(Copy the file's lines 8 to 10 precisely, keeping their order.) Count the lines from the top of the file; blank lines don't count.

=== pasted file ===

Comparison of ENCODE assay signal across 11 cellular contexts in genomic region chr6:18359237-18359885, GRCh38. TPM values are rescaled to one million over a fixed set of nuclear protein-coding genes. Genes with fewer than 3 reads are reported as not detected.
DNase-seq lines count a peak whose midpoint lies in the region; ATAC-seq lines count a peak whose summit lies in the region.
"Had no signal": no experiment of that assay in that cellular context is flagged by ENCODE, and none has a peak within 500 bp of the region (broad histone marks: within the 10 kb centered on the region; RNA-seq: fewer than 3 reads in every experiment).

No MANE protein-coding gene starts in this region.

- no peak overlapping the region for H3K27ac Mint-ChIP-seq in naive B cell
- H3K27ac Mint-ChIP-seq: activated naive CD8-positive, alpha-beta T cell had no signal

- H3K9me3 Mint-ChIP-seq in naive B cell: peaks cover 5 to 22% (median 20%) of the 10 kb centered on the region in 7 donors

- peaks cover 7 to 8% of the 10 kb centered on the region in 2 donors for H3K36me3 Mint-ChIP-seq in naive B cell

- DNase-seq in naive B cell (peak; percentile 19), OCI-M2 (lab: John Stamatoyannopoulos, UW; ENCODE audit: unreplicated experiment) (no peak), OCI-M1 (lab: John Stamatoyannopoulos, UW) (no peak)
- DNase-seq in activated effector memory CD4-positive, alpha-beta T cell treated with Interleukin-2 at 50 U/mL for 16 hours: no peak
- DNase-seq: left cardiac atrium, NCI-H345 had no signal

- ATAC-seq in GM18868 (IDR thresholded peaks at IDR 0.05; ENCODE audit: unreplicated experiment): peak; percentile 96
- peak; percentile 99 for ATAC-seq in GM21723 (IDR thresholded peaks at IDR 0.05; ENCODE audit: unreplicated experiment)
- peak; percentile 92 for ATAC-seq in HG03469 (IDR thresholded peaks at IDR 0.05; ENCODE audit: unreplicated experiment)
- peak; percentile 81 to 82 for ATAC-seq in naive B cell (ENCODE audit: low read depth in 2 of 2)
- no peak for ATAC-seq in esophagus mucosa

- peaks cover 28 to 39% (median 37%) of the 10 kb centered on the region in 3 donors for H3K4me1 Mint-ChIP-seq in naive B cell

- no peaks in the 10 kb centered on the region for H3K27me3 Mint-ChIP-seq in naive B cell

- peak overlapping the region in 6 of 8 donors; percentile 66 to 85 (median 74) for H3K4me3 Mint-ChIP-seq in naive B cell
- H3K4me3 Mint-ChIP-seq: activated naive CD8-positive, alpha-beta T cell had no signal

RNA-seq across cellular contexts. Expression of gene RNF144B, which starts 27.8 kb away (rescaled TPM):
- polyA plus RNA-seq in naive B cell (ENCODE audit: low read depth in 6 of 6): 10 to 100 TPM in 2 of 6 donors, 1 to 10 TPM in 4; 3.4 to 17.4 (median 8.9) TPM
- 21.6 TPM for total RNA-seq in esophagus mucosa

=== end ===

- peaks cover 7 to 8% of the 10 kb centered on the region in 2 donors for H3K36me3 Mint-ChIP-seq in naive B cell

- DNase-seq in naive B cell (peak; percentile 19), OCI-M2 (lab: John Stamatoyannopoulos, UW; ENCODE audit: unreplicated experiment) (no peak), OCI-M1 (lab: John Stamatoyannopoulos, UW) (no peak)
- DNase-seq in activated effector memory CD4-positive, alpha-beta T cell treated with Interleukin-2 at 50 U/mL for 16 hours: no peak